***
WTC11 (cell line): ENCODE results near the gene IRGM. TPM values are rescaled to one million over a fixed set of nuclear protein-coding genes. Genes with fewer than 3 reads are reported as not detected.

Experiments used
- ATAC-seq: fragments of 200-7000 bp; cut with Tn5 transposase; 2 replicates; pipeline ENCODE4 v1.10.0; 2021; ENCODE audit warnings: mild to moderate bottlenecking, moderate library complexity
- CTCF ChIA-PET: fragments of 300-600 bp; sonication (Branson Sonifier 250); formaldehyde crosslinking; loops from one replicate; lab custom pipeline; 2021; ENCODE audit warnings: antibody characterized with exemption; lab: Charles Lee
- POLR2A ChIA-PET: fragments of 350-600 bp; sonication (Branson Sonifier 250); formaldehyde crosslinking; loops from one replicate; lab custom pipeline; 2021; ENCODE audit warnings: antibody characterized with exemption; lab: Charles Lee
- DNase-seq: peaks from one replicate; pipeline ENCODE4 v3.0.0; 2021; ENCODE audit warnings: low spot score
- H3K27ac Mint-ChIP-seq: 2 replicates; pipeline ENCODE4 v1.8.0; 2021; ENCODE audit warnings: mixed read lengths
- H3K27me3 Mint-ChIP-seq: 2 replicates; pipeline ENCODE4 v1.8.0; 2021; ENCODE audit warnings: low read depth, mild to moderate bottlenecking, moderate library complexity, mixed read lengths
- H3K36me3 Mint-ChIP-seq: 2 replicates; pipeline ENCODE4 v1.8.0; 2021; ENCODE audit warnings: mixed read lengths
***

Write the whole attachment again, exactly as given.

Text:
WTC11 (cell line): ENCODE results near the gene IRGM. TPM values are rescaled to one million over a fixed set of nuclear protein-coding genes. Genes with fewer than 3 reads are reported as not detected.

Experiments used
- ATAC-seq: fragments of 200-7000 bp; cut with Tn5 transposase; 2 replicates; pipeline ENCODE4 v1.10.0; 2021; ENCODE audit warnings: mild to moderate bottlenecking, moderate library complexity
- CTCF ChIA-PET: fragments of 300-600 bp; sonication (Branson Sonifier 250); formaldehyde crosslinking; loops from one replicate; lab custom pipeline; 2021; ENCODE audit warnings: antibody characterized with exemption; lab: Charles Lee
- POLR2A ChIA-PET: fragments of 350-600 bp; sonication (Branson Sonifier 250); formaldehyde crosslinking; loops from one replicate; lab custom pipeline; 2021; ENCODE audit warnings: antibody characterized with exemption; lab: Charles Lee
- DNase-seq: peaks from one replicate; pipeline ENCODE4 v3.0.0; 2021; ENCODE audit warnings: low spot score
- H3K27ac Mint-ChIP-seq: 2 replicates; pipeline ENCODE4 v1.8.0; 2021; ENCODE audit warnings: mixed read lengths
- H3K27me3 Mint-ChIP-seq: 2 replicates; pipeline ENCODE4 v1.8.0; 2021; ENCODE audit warnings: low read depth, mild to moderate bottlenecking, moderate library complexity, mixed read lengths
- H3K36me3 Mint-ChIP-seq: 2 replicates; pipeline ENCODE4 v1.8.0; 2021; ENCODE audit warnings: mixed read lengths